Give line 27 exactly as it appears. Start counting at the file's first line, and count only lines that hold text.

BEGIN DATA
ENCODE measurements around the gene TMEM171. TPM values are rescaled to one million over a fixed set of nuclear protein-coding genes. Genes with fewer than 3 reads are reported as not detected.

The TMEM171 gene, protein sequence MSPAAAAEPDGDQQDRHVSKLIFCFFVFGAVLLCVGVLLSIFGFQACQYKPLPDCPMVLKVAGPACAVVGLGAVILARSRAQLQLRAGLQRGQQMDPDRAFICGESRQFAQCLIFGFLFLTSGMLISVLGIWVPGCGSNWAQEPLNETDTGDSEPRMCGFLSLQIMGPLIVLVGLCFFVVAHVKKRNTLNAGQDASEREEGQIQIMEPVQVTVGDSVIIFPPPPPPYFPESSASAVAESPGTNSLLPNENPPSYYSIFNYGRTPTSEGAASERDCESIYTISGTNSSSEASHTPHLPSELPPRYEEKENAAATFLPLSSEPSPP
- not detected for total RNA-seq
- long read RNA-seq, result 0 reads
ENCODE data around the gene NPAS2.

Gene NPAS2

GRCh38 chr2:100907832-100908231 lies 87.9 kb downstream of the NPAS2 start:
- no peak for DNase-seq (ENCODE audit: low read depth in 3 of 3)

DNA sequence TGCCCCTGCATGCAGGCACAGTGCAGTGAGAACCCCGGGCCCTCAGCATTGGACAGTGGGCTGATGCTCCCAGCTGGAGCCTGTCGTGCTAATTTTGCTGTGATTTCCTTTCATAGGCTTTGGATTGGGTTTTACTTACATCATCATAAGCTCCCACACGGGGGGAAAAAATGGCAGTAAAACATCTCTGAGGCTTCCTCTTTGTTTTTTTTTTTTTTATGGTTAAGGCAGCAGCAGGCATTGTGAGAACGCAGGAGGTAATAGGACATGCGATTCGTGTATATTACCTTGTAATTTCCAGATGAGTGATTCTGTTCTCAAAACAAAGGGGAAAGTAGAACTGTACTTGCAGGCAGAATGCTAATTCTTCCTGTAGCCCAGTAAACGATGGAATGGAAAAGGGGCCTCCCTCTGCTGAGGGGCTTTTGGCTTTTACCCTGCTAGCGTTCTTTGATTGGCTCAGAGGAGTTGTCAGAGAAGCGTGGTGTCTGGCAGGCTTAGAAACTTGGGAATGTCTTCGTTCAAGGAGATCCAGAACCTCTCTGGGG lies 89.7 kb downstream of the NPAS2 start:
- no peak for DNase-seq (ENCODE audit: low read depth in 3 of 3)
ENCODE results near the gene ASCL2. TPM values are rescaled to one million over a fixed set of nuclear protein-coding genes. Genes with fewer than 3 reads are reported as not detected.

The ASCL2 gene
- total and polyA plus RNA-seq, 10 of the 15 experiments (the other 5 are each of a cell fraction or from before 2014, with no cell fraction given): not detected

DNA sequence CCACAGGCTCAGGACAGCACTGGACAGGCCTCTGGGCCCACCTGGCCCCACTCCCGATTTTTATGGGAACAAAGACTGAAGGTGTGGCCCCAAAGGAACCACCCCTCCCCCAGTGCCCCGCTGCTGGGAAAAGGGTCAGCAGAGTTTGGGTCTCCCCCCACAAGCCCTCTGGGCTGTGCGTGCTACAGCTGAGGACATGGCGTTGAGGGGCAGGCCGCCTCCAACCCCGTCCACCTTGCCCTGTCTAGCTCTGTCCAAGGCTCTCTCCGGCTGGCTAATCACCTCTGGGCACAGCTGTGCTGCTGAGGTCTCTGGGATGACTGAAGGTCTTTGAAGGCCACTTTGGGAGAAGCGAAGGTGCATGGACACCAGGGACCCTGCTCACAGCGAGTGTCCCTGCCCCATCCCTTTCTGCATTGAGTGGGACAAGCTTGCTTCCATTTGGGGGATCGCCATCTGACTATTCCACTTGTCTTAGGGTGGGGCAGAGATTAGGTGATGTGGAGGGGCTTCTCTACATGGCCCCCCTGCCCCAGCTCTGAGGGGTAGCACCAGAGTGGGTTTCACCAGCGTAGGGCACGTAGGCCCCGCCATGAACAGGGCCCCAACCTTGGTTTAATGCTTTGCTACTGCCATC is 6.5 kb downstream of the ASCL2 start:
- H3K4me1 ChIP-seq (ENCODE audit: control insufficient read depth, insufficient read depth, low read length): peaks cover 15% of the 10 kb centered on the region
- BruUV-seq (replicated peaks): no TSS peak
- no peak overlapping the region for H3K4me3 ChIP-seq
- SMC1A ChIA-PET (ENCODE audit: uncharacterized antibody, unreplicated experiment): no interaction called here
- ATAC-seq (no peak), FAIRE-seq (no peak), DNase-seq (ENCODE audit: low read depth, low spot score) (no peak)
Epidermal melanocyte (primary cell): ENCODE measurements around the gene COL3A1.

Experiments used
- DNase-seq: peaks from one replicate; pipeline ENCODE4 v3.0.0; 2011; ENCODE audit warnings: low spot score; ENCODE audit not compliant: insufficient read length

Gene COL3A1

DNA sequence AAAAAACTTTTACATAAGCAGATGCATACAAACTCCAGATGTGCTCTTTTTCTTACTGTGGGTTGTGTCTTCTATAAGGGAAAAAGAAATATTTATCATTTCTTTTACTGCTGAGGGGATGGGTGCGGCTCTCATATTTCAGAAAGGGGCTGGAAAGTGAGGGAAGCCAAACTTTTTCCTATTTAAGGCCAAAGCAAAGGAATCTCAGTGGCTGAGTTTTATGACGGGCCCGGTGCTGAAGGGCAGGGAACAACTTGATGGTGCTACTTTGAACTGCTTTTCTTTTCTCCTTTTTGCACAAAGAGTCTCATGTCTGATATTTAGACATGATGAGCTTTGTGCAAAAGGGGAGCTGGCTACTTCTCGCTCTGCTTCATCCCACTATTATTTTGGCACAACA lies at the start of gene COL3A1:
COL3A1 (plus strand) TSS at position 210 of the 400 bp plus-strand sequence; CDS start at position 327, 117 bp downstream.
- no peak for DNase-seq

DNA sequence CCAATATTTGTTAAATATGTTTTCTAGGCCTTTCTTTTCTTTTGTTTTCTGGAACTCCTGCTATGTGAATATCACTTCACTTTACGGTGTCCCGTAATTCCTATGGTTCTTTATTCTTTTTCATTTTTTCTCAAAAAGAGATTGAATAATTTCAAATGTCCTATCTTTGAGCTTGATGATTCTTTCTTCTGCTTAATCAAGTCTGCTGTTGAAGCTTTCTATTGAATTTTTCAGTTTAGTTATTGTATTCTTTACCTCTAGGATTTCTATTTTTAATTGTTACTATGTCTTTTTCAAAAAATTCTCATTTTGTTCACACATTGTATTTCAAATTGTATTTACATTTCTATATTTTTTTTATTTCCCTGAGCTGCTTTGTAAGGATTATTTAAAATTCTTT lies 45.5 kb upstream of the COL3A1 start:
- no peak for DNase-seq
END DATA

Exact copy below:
DNA sequence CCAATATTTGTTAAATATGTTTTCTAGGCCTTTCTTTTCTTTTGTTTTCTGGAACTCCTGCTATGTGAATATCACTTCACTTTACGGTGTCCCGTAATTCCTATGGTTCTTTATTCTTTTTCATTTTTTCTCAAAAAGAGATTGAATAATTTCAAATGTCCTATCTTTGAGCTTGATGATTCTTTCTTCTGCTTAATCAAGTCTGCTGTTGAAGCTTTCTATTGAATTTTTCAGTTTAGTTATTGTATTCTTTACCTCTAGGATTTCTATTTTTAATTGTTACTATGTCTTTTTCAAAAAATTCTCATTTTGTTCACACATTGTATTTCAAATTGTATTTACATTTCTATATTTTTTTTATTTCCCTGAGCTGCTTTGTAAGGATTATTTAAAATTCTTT lies 45.5 kb upstream of the COL3A1 start: